They make the three Starfleet officers do a trapeze act.

That fits right in with season three of the original series.

That’s great. Which is followed up by PaleGhost69 writing, Balance of Terror is a socio political documentary about the U. S. healthcare system and primarily focuses on how a single medical emergency can ruin someone financially.

These are very good. We have a very astute, creative audience.

Yes, we very much do.

And Mark Loveless came back with the plot for Balance of Terror. Using realistic looking robot roosters, Sulu and Scotty are involved with their cockfighting. Obviously, Scotty has the advantage with his engineering skills and is the ship’s reigning champion. However, Chekhov comes up with a design that uses lasers that shoot out of one of the eyes

ending Scotty’s reign and pisses off Scotty to no end. After a ruling from Spock that technically, if they are robots, well, then anything goes, and things escalate until the ship is damaged and of course Kirk saves the day. As an aside, not only did this episode inspire the Robot Chicken series, it was the original inspiration for the formation of PETA, because duh, to which, Dan Sims replied, Chef’s kiss.

It really is. Yes.

Well done, Mark. Those are all fantastic everybody. Thank you for dropping those into the comments. I find myself looking forward to those more and more every week. It’s always been a fun thing when people have dropped one or two into the comments, but now that we’re really getting a lot of them, it’s becoming.

Kind of the raison d’etre for doing this entire podcast. That noise you hear in the background, of course, is the read alert, which means it’s time for Matt to tackle the Wikipedia description. And this week it is a Wikipedia description, and it is a little more than just a synopsis because the synopsis is so short that including a little extra information around it kind of fills it out a bit.

And I don’t think you’ll be too disappointed with this one, Matt.

All right. In the episode, the USS Enterprise battles a Romulan ship after investigating an unidentified assailant that has methodically destroyed Federation outposts bordering the neutral zone. Balance of Terror introduces the cloaking device and the Romulans.

Mark Lenard plays the Romulan commander. He later portrayed Spock’s father, Sarek, in the majority of his later Star Trek appearances, as well as a Klingon captain in Star Trek The Motion Picture. The episode’s events are explored within an alternate future in the Star Trek Strange New Worlds 2022 episode, A Quality of Mercy.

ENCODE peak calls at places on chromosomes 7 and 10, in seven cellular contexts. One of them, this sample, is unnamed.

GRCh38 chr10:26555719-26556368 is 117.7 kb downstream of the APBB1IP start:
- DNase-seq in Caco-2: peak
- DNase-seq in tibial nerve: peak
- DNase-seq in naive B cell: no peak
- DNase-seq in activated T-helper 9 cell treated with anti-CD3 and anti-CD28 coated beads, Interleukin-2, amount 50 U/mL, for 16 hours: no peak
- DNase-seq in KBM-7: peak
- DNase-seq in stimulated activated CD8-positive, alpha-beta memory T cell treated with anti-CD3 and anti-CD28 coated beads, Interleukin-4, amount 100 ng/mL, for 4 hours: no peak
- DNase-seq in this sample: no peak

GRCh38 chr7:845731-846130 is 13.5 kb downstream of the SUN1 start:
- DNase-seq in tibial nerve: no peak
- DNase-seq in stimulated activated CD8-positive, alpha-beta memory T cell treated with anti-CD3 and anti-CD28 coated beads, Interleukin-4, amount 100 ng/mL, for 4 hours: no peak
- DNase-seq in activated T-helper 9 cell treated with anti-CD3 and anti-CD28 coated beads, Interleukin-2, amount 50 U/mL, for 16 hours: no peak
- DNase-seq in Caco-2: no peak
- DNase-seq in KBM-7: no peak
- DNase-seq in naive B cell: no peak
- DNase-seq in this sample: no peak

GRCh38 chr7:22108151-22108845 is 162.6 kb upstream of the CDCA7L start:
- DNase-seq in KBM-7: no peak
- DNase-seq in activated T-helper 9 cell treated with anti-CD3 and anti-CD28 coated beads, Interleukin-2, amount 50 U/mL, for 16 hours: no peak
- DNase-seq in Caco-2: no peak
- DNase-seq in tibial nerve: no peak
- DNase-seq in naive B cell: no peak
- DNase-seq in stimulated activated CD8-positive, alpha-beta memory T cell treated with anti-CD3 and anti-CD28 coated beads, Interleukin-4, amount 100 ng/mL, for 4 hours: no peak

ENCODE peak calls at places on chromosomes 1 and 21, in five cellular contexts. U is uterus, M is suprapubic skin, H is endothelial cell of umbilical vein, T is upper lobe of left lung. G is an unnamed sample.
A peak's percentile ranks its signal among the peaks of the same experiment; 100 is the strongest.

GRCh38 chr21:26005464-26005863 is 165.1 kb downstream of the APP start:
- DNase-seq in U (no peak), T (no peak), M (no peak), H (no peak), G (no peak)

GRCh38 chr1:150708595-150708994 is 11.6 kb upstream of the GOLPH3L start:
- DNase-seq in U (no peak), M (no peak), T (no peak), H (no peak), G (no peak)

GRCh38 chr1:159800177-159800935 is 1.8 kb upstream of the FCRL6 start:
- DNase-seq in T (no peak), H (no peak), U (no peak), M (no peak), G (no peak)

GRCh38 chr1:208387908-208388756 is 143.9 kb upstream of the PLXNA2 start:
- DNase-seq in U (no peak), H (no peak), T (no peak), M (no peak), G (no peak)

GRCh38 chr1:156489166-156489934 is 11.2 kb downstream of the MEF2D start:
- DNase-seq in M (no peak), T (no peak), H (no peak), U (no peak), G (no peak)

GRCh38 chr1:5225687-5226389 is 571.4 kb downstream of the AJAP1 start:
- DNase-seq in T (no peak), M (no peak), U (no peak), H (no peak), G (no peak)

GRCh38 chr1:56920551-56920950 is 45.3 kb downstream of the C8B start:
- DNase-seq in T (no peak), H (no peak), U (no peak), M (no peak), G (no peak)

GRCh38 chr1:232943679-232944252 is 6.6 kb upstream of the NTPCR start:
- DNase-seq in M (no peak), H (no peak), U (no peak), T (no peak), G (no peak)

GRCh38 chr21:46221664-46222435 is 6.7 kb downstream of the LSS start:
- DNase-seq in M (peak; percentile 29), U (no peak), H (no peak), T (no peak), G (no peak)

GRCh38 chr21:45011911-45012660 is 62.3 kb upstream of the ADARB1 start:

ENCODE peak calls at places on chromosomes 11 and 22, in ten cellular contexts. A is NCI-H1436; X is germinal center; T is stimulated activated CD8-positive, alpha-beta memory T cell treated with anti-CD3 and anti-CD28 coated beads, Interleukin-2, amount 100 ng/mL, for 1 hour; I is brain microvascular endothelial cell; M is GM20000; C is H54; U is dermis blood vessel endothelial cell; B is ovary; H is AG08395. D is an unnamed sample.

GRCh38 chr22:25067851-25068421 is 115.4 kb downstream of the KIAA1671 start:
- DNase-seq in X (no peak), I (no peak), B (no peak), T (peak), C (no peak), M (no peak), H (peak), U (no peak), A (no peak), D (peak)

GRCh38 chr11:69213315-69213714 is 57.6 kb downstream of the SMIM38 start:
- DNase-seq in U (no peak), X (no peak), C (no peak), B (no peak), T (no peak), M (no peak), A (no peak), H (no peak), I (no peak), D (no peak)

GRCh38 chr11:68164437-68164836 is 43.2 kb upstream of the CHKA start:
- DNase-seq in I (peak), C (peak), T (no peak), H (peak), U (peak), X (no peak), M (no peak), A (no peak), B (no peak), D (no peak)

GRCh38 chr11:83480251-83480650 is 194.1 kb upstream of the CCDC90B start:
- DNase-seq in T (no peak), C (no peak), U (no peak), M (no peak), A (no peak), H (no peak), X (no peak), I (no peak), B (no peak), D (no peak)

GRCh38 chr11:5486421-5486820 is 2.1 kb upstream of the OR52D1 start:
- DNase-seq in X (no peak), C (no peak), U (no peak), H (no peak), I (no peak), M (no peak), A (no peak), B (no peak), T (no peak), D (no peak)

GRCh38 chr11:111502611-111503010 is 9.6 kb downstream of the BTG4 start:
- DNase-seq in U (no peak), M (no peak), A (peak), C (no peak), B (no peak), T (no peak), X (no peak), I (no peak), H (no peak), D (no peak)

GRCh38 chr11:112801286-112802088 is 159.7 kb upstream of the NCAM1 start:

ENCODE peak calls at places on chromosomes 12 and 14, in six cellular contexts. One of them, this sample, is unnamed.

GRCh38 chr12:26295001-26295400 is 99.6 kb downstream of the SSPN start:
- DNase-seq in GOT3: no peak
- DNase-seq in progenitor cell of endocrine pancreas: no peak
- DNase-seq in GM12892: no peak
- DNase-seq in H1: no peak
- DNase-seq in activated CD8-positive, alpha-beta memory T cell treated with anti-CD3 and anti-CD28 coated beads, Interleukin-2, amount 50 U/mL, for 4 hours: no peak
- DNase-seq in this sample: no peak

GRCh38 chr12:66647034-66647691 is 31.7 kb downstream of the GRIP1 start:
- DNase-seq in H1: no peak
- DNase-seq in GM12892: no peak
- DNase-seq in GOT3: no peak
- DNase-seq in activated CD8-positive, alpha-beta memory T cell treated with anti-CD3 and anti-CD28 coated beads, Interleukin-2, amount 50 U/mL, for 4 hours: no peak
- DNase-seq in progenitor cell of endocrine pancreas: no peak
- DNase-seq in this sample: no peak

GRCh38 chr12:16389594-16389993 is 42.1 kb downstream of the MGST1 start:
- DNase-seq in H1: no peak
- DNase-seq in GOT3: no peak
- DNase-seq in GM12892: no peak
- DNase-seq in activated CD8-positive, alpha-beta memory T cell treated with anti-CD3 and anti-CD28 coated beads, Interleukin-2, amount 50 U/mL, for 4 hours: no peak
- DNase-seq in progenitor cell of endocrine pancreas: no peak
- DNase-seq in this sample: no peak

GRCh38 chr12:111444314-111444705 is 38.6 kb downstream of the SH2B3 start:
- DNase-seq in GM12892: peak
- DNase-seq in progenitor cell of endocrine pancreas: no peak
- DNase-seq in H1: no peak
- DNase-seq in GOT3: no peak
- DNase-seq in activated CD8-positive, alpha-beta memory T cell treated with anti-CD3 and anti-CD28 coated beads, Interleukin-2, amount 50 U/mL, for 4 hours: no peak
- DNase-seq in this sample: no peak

I thought that was a nice reference to remind everybody of the tie in there from Strange New Worlds. This episode is directed by Vincent McEverdyte. And written by Paul Schneider, who is given credits in multiple sources that I could find from other writers and producers of the original series. They all just point out, Paul created the Romulans.

He is the one who did it. So, hat tip to Paul Schneider for having created a species that, along with Klingons, I mean, we were talking about the bad guys of Star Trek, number one and number two right there. Our main cast, as usual, Shatner, Nimoy, Kelly, Doohan, Nichols, Takei, Barrett, and Grace Lee Whitney. She makes a very brief appearance in this episode, mainly for a hug.

And we’re getting close, I think, to the end of her time aboard the ship. It is We know that she was involved in the production of eight episodes. And here we are probably fairly close to not seeing Yeoman Rand again. Guest stars in this episode include the aforementioned Mark Lenard, who is the Romulan commander.

And we do know that Lenard is best known for his role of Sarek. That is not just within the Star Trek universe. That is what he as an actor is best known for. He had been a character actor in various roles. He’d been on soap operas quite a bit prior to being on Star Trek with year long or two year long stints on various soap operas that were popular at that time.